Victor W. Henderson

Publication Details

  • A prospective study of the association between endogenous hormones and depressive symptoms in postmenopausal women MENOPAUSE-THE JOURNAL OF THE NORTH AMERICAN MENOPAUSE SOCIETY Ryan, J., Burger, H. G., Szoeke, C., Lehert, P., Ancelin, M., Henderson, V. W., Dennerstein, L. 2009; 16 (3): 509-517


    Across a woman's lifetime, variations in hormone levels are known to influence mood and well-being. Whether absolute or changes in hormone levels over time are associated with depression among postmenopausal women remains unclear.The Melbourne Women's Midlife Health Project is a longitudinal population-based study of women who were followed through the menopausal transition. This analysis is based on data collected from 138 postmenopausal women in years 11 and 13 of the study, who were assessed for the presence of depressive symptoms using the Center for Epidemiological Studies Depression Scale. Logistic regression models were developed to determine whether absolute or changes in hormone levels were associated with depression.No significant associations were found between depressive symptoms and the absolute levels of sex hormone-binding globulin, testosterone, free androgen index, estradiol, free estradiol, or follicle-stimulating hormone (FSH). On the other hand, women with a decline in total serum estradiol over the 2-year period had a more than threefold increased risk of depressive symptoms (odds ratio, 3.5; 95% CI, 1.2-9.9). A large increase in FSH levels over this period was also associated with depressive symptoms (odds ratio, 2.6; 95% CI, 1.0-6.7). These associations remained even after adjustment for initial depression score, as well as a range of potential confounding factors.Changes in estradiol and, to a lesser extent, in FSH levels are associated with an increased risk of depressive symptoms in postmenopausal women. These results further support a role for fluctuating rather than absolute hormone levels in depression in later life.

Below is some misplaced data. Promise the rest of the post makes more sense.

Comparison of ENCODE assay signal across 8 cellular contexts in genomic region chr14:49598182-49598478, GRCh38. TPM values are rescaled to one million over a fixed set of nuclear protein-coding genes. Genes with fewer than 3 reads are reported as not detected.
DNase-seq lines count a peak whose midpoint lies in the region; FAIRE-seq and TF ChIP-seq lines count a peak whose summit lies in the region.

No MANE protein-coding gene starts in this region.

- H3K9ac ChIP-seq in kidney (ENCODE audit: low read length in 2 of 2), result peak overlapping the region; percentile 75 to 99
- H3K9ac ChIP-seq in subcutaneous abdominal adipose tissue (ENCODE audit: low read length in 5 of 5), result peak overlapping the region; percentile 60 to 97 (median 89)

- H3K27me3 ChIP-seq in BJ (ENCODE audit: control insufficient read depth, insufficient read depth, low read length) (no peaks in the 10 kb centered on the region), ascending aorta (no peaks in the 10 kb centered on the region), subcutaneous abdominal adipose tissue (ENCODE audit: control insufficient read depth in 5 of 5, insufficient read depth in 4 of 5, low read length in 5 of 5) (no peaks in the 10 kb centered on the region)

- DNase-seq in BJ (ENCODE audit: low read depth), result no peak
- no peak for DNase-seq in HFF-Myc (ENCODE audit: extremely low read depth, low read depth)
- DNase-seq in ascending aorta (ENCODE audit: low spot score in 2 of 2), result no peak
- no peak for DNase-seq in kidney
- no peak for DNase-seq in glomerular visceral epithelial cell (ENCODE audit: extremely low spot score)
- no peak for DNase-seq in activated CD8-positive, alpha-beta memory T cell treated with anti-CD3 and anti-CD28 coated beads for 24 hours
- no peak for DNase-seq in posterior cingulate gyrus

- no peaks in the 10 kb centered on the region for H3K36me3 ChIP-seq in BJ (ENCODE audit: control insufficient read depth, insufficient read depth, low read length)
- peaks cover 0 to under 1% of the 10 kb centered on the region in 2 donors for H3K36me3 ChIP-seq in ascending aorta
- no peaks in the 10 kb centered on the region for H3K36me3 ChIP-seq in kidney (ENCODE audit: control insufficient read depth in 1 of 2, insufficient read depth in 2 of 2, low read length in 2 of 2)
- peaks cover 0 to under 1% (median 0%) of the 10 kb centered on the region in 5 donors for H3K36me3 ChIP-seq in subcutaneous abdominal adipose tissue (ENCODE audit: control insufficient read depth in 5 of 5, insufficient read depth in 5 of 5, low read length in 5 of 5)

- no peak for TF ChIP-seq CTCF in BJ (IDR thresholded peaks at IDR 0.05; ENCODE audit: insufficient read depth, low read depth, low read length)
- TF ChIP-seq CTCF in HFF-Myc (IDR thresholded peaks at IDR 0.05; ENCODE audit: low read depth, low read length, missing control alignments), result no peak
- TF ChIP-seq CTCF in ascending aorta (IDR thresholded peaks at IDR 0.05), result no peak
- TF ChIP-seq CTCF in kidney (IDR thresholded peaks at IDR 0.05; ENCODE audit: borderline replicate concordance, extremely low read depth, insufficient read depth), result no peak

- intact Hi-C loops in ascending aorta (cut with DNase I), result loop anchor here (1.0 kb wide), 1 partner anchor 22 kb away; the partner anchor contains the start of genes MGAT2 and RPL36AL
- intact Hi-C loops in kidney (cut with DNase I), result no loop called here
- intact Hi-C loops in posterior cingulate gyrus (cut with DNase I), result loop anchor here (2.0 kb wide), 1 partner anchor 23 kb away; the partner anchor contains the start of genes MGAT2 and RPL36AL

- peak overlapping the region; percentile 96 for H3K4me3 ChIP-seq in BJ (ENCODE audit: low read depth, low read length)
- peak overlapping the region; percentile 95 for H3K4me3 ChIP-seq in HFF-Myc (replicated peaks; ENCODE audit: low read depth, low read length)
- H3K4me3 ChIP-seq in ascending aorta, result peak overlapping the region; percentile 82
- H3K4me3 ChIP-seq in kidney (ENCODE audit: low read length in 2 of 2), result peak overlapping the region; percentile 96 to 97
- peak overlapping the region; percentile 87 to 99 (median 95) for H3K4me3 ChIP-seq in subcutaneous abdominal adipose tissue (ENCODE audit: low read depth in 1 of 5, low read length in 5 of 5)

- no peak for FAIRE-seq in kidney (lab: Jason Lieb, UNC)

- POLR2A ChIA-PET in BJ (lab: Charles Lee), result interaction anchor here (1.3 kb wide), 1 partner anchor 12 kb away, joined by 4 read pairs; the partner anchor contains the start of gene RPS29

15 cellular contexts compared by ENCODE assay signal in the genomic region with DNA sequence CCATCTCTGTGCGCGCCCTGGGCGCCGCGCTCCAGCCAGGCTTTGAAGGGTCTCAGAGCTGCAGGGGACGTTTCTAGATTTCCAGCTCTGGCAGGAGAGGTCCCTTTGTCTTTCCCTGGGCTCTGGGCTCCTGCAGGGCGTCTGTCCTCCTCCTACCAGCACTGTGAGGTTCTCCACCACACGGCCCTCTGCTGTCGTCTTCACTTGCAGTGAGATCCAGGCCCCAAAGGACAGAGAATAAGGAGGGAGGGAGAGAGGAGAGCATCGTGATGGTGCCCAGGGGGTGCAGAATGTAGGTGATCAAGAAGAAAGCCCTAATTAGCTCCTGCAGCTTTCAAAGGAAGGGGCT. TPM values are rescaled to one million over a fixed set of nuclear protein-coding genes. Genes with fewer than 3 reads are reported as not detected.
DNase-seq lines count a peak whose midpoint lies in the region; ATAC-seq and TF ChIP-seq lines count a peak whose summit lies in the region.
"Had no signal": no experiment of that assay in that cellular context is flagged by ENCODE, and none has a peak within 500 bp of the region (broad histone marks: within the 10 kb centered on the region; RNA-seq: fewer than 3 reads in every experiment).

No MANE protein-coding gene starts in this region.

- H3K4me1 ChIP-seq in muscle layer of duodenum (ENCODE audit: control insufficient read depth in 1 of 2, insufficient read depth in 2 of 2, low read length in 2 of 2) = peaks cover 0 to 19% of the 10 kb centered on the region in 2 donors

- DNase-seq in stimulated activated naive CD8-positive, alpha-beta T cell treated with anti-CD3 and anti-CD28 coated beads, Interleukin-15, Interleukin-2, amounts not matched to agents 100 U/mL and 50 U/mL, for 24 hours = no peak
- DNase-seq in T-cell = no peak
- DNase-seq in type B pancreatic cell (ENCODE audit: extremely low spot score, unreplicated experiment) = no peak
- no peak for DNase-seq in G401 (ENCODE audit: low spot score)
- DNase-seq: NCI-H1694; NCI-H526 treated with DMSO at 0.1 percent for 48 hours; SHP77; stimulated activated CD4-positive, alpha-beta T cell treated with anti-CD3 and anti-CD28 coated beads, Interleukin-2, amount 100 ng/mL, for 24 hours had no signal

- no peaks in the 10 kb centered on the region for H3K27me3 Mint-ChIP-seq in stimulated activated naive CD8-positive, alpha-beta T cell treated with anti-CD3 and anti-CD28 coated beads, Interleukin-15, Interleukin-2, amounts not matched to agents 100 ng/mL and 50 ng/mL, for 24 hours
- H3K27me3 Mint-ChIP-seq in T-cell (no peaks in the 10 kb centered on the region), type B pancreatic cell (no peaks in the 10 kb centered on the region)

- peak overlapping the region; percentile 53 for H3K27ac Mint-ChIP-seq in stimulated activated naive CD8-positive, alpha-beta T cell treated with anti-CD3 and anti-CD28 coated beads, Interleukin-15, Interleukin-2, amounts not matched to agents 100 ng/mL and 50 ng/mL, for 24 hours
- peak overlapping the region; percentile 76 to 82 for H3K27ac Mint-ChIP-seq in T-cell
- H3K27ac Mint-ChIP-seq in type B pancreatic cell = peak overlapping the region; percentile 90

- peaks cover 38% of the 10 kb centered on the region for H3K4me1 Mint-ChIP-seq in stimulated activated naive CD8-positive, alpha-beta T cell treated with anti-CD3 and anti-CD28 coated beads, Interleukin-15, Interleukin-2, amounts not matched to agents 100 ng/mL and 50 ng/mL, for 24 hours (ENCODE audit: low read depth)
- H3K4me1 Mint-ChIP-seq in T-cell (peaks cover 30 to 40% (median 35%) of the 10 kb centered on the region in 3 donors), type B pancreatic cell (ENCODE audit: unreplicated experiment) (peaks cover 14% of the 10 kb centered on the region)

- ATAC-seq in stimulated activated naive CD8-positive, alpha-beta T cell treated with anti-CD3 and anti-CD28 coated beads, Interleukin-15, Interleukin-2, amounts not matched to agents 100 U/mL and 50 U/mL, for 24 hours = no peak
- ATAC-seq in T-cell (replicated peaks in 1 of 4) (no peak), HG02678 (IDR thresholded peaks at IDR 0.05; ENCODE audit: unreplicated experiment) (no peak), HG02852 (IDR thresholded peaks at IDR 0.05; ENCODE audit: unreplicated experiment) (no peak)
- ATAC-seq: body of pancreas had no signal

View details for DOI 10.1097/gme.0b013e31818d635f

    View details for Web of Science ID 000265905400017

    View details for PubMedID 19169164

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